his power, veen, Busuy, and Bagot. And driven into despair an enemy's hope, m, your majesty is too much sad: | Who strongly hath set footing in this land :when you parted with the King, The banished Bolingbroke repeals himself, -harming heaviness,
And with uplifted arms is safe arrived cheerful disposition.
KING RICHARD THE SECOND. ACT II.-SCENE I.
Not Gaunt's rebukes, nor England's private We will for Ireland : and 't is time, I trow. wrongs,
And we create, in absence of ourself, Nor the prevention of poor Boling broke
Our uncle York lord governor of England; About his marriage, nor my own disgrace,
For he is just, and always loved us well. Have ever made me sour my patient cheek, Come on, our Queen: to-morrow must we part: Or bend one wrinkle on my sovereign's face. Be merry, for our time of stay is short. (Flourish. I am the last of noble Edward's sons,
[Exeunt King, Queen, Bushy, AUMERLE, Of whom thy father, Prince of Wales, was first :
Green, and Bagot. In war was never lion raged more fierce,
North. Well, lords, the Duke of Lancaster is In peace was never gentle lamb more mild,
dead. Than was that young and princely gentleman. Ross. And living too; for now his son is duke His face thou hast; for even so looked he
Willo. Barely in title, not in revenue. Accomplished with the number of thy hours : North. Richly in both, if justice had her right. But when he frowned, it was against the French, Ross. My heart is great: but it must break And not against his friends: his noble hand
with silence, Did win what he did spend, and spent not that | Ere't be disburdened with a liberal tongue. Which bis triumphant father's hand had won: North. Nay, speak thy mind: and let hiin His hands were guilty of no kindred's blood,
ne'er speak more But bloody with the enemies of his kin.
That speaks thy words again, to do thee harm! O Richard ! York is too far gone with grief, Willo. Tends that thou 'dst speak to the Duke Or else he never would compare between.
of Hereford ? K. Rich. Why, uncle, what's the matter? If it be so, out with it boldly, man: York. O my liege,
Quick is mine ear to hear of good towards him, Pardon me, if you please : if not, I (pleased Ross. No good at all that I can do for him : Not to be pardoned) am content withal.
Unless you call it good to pity him, Seek you to seize and gripe into your hands Bereft and gelded of his patrimony. The royalties and rights of banished Hereford ? . North. Now, afore heaven, 't is shame such Is not Gaunt dead; and doth not Hereford live?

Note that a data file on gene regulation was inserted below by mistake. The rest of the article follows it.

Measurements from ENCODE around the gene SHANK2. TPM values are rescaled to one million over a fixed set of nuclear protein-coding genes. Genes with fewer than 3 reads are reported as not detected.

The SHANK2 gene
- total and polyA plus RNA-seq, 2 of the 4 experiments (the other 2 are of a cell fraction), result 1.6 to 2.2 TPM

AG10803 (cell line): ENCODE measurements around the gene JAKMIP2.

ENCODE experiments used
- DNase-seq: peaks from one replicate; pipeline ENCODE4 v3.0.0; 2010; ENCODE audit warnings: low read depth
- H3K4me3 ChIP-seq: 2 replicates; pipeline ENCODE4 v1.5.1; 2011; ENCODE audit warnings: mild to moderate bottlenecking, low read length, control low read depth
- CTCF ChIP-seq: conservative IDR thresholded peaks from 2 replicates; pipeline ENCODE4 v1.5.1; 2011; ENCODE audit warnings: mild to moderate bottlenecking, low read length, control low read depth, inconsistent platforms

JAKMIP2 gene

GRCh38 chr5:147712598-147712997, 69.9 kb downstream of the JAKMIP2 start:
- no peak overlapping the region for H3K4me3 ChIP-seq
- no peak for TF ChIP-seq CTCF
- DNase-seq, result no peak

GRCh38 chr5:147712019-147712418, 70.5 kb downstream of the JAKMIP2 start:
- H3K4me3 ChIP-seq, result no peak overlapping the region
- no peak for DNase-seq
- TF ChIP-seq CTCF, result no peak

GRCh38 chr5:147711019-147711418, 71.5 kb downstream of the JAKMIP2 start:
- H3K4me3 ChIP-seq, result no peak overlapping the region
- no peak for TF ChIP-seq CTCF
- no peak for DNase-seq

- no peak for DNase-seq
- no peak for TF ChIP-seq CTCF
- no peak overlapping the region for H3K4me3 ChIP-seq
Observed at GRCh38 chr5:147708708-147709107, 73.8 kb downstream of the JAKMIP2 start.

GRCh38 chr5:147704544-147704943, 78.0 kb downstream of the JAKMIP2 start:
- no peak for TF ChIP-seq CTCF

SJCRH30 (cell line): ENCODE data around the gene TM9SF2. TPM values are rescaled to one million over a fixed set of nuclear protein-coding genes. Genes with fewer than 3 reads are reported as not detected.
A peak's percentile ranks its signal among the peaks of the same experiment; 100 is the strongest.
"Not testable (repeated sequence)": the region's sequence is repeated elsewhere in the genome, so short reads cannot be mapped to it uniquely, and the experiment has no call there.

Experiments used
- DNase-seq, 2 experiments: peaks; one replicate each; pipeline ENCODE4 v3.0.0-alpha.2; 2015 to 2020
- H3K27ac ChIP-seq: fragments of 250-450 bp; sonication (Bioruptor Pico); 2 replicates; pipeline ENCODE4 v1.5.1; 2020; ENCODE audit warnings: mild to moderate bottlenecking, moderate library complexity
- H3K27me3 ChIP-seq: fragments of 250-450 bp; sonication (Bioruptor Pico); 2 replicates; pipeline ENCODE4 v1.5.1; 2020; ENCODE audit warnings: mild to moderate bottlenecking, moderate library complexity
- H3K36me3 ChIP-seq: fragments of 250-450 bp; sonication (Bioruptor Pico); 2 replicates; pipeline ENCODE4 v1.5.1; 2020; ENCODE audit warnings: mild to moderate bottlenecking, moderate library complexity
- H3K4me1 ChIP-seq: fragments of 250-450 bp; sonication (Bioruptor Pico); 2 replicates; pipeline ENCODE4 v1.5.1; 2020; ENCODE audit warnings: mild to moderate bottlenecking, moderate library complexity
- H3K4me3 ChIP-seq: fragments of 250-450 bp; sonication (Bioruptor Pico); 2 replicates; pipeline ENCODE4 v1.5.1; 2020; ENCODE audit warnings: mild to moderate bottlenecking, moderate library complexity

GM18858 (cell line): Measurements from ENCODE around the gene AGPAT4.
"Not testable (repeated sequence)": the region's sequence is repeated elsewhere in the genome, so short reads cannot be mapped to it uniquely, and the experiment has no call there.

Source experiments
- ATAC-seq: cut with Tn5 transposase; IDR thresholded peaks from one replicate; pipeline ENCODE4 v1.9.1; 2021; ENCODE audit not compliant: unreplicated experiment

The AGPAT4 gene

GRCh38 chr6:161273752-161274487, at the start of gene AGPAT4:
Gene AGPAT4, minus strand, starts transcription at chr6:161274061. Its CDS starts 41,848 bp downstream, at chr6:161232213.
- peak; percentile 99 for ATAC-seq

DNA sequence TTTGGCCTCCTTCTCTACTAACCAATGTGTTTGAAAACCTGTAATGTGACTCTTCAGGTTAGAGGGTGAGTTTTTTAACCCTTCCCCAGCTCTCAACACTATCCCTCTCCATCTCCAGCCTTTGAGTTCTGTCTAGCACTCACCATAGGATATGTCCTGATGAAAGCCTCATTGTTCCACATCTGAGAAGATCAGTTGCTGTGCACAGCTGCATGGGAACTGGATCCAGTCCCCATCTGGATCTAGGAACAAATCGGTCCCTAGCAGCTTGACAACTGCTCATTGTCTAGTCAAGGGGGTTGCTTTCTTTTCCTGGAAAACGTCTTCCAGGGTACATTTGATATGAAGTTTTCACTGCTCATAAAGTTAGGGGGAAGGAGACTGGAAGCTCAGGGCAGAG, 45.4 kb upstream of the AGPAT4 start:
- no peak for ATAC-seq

wrongs are borne Was not Gaunt just; and is not Harry true ? In him (a royal prince) and many more Did not the one deserve to have an heir:
Of noble blood in this declining land. Is not his heir a well-deserving son ?
The King is not himself, but basely led Take Hereford's rights away, and take from time | By flatterers : and what they will inform, His charters and his customary rights :
Merely in hate, 'gainst any of us all, Let not to-morrow then ensuie to-day :
That will the King severely prosecute Be not thyself; for how art thou a king
'Gainst us, our lives, our children, and our heirs. But by fair sequence and succession ?
Ross. The commons hath he pilled with grievous Now, afore God, (God forbid I say true !)
taxes, If you do wrongfully seize Hereford's rights, And quite lost their hearts: the nobles hath he Call in the letters-patent that he hath
fined By his attorneys-general to sue
For ancient quarrels, and quite lost their hearts. His livery, and deny his offered homage,
Willo. And daily new exactions are devised: You pluck a thousand dangers on your head; As blanks, benevolences, and I wot not what. You lose a thousand well-disposéd hearts, But what, o' God's name, doth become of this? And prick my tender patience to those thoughts | North. Wars have not wasted it; for warred Which honour and allegiance cannot think.
he hath not,
That which his ancestors achieved with blows: His plate, his goods, his money, and his lands. More hath he spent in peace than they in wars. York. I'll not be by the while. My liege, Ross. The Earl of Wiltshire hath the realm in farewell.
farm. What will ensue hereof there's none can tell: Willo. The King's grown bankrupt, like a But by bad courses may be understood
broken man. That their events can never fall out good. (Exit. North. Reproach and dissolution hangeth orer K. Rich. Go Bushy, to the Earl of Wiltshire
him. straight :
Ross. He hath not money for these Irish wars Bid him repair to us to Ely House,
(His burdenous taxations notwithstanding), To see this business. To-morrow next
But by the robbing of the banished duke.